Tag Archives: experimentation

Pho sure!

Is there anything more satisfying than a humongous bowl of pho?
Maybe there is, to you, but I sure love sinking into this fragrant soup filled with amazing aromas, crunchy bean sprouts and fiery chilies.

2010-08-22 11.02.32I was first introduced to pho at a little hole in the wall Vietnamese place here in Florida. This place is authentic (and people do swear by its magical powers and great, cheap food) with Buddhas strategically placed and Vietnamese TV on in the background.

I had the vegetarian pho, and what struck me especially was the little side dish of condiments – basil, bean sprouts, chili peppers, lime) that signaled you to place them gently atop the finished soup, creating a masterpiece. It’s almost too pretty to eat!

When I get a hankering, I make my own at home (see above pic). It’s not hard. I love my river rice noodles, so those are very important. You can add anise, black pepper, garlic, and what not to a good veggie based broth. Add tofu (or leave it out), green onions, sliced mushrooms, gently simmer. Then you can begin adding your pretty condiments. Pho is adaptable to whatever you have on hand – it’s a lovely, gentle, forgiving soup. 🙂

The humble bean.

This is a humble little pinto bean. Many, many more just like this one will result in delicious meals.

When you cook the heck out of these little beans and mash them, you then have the basis for refried beans. Add garlic and onion powder, a little oregano, sea salt, and cumin. Drizzle a bit of olive oil. Mash and mash some more (don’t ‘whip.’) Add a tablespoon of water at a time to get a creamy consistency.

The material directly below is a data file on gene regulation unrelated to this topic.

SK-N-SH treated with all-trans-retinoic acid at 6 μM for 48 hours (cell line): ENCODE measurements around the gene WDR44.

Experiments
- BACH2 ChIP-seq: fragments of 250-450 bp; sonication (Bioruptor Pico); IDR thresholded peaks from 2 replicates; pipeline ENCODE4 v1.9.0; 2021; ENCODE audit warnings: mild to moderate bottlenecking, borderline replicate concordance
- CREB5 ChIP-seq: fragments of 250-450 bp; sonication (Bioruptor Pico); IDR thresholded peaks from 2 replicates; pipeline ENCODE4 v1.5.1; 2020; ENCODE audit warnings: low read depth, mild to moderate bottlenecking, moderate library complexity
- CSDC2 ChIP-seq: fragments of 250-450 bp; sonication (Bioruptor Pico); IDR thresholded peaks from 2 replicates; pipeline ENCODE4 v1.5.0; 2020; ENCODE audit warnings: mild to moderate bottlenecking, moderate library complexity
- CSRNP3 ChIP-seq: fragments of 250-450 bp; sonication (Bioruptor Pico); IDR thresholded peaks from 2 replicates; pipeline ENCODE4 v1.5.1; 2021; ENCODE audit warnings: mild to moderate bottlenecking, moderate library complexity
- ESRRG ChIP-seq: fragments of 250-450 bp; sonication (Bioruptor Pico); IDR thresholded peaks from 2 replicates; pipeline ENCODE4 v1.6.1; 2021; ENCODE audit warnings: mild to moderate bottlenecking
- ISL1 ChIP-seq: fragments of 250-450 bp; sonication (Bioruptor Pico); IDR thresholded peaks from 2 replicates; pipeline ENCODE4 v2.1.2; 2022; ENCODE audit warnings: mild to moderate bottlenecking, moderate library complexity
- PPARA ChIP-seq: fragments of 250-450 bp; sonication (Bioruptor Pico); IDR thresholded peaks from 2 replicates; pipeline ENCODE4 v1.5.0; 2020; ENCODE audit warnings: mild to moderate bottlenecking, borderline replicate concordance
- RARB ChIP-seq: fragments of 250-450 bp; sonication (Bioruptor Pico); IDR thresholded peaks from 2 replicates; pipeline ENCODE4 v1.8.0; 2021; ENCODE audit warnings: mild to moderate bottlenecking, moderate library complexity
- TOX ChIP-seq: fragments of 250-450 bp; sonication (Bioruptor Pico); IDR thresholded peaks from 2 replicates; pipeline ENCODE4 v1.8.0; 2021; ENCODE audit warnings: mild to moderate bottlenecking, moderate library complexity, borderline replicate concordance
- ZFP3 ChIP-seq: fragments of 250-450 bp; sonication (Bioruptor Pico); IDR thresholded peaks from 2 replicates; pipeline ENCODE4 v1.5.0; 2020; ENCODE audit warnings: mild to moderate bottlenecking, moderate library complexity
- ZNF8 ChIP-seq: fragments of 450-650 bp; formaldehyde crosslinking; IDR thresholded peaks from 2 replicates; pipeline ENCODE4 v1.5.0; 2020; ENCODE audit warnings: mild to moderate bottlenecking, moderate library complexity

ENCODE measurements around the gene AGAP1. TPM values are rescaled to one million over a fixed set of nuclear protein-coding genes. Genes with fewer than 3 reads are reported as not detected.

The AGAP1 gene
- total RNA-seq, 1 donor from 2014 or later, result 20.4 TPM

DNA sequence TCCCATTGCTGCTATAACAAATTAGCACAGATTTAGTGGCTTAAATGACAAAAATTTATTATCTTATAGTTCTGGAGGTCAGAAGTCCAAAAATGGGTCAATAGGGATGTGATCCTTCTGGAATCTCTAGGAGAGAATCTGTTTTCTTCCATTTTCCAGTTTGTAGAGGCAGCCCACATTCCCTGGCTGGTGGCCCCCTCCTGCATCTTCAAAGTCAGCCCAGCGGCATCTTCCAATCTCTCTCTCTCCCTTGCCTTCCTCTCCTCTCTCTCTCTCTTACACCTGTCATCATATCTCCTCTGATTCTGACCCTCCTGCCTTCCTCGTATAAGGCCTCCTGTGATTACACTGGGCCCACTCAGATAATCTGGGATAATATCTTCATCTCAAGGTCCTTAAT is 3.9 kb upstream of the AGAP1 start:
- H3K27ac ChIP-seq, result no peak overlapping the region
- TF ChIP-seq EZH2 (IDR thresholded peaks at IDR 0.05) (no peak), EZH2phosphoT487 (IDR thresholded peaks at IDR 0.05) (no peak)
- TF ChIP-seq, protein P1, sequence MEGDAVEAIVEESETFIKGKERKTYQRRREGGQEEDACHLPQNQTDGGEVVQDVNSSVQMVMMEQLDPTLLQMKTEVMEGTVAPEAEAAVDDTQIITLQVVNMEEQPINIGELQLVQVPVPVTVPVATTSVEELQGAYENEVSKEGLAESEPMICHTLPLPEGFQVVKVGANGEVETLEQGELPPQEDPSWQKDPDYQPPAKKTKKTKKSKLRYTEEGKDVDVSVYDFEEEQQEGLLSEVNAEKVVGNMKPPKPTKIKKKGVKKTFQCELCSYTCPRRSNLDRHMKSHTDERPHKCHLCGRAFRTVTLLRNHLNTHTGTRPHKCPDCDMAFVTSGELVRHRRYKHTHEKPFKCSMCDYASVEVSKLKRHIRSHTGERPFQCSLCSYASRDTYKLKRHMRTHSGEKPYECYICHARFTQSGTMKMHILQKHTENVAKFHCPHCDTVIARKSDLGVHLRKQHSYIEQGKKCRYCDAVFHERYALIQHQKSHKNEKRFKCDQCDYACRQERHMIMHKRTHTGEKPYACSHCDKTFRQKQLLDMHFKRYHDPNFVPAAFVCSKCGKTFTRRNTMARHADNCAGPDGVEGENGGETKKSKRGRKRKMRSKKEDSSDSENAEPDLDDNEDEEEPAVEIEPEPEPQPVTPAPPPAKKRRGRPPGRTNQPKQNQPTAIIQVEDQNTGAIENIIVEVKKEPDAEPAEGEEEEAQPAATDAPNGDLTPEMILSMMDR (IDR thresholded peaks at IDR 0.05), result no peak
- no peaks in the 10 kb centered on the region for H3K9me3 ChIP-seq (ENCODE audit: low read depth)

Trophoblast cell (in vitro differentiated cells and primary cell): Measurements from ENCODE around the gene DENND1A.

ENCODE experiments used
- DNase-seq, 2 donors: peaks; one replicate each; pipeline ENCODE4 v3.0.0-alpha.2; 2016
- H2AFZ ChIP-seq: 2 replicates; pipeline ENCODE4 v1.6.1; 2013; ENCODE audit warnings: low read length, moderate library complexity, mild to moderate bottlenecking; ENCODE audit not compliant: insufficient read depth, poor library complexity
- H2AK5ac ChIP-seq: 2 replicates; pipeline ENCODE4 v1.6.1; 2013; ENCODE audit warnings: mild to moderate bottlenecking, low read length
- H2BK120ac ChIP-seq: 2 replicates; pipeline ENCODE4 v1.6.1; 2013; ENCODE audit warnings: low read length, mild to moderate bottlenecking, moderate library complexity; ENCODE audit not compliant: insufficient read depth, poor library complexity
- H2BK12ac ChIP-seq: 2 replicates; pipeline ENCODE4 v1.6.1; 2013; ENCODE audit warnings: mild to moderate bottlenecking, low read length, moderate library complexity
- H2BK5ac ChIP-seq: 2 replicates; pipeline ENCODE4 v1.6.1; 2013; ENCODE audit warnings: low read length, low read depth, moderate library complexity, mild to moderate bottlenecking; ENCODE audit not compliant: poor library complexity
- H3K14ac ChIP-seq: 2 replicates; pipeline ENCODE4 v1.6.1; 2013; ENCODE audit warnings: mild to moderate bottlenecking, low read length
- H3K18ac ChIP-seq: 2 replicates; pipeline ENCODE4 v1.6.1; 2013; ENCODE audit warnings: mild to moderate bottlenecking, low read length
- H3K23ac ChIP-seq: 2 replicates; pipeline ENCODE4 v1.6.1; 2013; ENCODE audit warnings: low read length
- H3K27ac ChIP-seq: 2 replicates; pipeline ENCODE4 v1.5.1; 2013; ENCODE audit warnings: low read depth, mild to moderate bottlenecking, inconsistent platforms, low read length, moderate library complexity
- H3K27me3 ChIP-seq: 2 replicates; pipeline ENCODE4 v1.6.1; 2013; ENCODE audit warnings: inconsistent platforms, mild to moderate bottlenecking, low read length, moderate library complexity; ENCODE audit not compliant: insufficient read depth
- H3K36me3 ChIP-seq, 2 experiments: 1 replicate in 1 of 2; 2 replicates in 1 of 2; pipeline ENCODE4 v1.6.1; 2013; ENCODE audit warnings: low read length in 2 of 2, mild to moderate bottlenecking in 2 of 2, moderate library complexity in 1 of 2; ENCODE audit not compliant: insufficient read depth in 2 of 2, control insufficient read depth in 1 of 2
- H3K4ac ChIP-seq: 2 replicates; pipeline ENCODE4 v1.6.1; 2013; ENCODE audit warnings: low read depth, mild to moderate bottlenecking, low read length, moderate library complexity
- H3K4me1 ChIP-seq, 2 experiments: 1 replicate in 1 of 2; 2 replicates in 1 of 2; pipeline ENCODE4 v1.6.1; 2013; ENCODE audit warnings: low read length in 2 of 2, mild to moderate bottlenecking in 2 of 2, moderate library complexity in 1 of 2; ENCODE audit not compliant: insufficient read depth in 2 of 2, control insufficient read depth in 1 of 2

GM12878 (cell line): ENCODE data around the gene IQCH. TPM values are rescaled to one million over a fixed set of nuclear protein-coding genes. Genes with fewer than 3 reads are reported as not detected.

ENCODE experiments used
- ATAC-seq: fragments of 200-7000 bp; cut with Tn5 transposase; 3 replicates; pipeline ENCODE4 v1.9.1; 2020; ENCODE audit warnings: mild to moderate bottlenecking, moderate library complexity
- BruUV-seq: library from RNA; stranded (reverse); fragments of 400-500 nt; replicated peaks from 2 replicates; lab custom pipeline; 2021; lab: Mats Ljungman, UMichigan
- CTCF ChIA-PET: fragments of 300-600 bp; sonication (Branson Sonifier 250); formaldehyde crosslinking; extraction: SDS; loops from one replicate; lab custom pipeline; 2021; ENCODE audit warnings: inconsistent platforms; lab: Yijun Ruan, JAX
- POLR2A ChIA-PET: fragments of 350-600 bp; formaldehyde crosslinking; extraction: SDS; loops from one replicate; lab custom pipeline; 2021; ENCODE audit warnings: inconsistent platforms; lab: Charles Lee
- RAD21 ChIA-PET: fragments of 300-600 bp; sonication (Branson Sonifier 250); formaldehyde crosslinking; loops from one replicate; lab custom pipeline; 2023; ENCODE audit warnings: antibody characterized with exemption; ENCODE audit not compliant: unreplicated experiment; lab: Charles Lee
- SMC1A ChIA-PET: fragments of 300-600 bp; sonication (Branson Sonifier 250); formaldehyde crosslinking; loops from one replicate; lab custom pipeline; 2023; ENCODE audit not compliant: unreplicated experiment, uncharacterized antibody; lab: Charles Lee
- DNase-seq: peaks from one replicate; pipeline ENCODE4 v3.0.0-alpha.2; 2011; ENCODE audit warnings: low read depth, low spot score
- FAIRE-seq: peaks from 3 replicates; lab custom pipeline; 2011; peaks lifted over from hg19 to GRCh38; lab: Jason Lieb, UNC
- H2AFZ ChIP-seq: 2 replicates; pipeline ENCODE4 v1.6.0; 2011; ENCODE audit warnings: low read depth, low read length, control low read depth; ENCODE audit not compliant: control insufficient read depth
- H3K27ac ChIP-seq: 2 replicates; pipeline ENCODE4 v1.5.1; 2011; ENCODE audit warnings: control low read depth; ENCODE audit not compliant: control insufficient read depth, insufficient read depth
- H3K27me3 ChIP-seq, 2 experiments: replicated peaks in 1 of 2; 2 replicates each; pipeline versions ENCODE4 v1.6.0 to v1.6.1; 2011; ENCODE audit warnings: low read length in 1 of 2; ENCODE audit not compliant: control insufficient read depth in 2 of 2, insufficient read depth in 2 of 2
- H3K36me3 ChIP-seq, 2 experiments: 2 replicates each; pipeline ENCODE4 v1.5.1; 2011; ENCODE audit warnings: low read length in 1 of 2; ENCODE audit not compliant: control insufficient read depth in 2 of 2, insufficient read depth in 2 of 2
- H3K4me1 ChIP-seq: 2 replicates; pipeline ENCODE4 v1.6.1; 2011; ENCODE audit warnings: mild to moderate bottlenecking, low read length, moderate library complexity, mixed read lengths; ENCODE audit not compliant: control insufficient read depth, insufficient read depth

Fill into tortillas, taco shells, or eat plain with chopped scallions.


Spinach, mushroom, & garlic crescents. Addictive. Vegan.

And all gone.

Thursday’s experiment in fine cooking: Tomato bisque

“…Bisque is also commonly used to refer to one of many cream-based soups, in which the ingredients are pureed or processed in a food processor or a food mill. Common varieties include lobster, tomato, mushroom, and squash bisque.” – Wikipedia

After my wondrous Ribollita experience, I decided to go for a soup on the opposite end of the soup spectrum: three ingredients or less, not counting salt or pepper. Off the cuff, I decided on Tomato Bisque, and that’s exactly what I made last night, albeit in a small portion so I could test the waters, so to speak. I stewed fresh tomatoes just to soften; cooled them, then pureed the tomatoes with milk and some fresh cilantro I had lying about (and I usually do). The bisque then simmered very slowly with the addition of a pinch of sea salt and black pepper.

We’ll see how it goes. The tomatoes down here are for crap, but I can at least try!